Waterbury family hopeful as North Korea returns possible US remains

<p>One Waterbury family has renewed hope after North Korea turned over the possible remains of American service members who went missing during the Korean War.&nbsp;</p>

News 12 Staff

Jul 27, 2018, 7:46 PM

Updated 2,159 days ago

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One Waterbury family has renewed hope after North Korea turned over the possible remains of American service members who went missing during the Korean War.
The Department of Defense lists 77 military members from Connecticut that went missing in action during the Korean War. A Waterbury woman's brother was among the missing.
Sgt. Victor Choiniere joined the Army when he was 17. He became a member of the medical corps and was in Korea for only 11 days when he disappeared on Nov. 27, 1950.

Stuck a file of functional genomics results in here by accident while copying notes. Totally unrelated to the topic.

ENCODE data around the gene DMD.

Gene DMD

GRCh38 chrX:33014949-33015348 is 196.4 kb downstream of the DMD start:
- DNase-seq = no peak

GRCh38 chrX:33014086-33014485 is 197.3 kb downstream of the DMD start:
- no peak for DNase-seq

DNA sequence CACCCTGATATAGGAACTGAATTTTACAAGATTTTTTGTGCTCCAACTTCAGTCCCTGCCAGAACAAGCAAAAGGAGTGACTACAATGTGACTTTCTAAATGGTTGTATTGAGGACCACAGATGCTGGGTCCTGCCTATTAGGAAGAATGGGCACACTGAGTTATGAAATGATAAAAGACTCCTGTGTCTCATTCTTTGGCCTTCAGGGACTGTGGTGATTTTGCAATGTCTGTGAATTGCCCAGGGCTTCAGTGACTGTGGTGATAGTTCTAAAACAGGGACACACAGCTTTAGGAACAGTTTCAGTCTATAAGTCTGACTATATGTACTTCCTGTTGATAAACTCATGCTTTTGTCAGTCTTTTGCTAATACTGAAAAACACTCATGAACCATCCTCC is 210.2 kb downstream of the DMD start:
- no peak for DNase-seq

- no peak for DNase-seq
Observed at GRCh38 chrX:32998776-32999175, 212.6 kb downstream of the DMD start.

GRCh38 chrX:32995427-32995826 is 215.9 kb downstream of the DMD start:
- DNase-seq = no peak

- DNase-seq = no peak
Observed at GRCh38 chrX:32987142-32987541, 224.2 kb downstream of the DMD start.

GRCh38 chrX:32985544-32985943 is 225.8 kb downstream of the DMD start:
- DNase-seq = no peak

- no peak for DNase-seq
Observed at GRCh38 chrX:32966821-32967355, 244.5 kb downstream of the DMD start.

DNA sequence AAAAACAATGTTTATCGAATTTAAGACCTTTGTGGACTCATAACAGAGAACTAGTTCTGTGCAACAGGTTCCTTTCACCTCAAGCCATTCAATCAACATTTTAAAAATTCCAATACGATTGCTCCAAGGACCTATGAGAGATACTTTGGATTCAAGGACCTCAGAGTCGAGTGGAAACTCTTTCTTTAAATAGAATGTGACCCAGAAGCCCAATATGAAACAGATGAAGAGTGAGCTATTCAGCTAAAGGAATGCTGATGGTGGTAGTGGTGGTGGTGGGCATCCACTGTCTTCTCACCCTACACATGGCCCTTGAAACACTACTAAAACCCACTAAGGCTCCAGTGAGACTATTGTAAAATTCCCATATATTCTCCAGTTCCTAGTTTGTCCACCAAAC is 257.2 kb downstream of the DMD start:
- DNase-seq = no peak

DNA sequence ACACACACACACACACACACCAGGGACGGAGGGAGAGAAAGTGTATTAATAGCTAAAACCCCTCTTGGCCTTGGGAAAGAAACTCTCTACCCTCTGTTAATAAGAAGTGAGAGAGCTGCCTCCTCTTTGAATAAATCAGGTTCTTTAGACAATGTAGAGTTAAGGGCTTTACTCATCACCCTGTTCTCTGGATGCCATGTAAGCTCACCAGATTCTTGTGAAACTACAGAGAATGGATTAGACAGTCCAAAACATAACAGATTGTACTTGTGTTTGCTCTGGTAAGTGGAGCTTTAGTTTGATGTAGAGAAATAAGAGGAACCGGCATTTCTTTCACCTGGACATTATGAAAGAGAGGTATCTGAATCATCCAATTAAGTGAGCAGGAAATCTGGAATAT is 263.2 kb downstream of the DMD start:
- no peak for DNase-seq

His sister, 79-year-old Claire George, has a tribute wall for him in her home. She and other family members have waited for decades wondering what happened to him.
"It's like it might just happen in my lifetime," George said. "I had kind of given up--I said, 'Oh well, I guess I'll just see him when I die, he's up there with the rest of my family.' But it would be nice. It would be nice to get his remains and know we've actually gotten him back."
A US plane flew the remains to an air base in South Korea, where service members were waiting. A total of 55 cases were brought off, one by one.
The exact number of remains in the cases and the exact number of American troops is unknown.
Extensive DNA testing will be done at a military lab in Hawaii.


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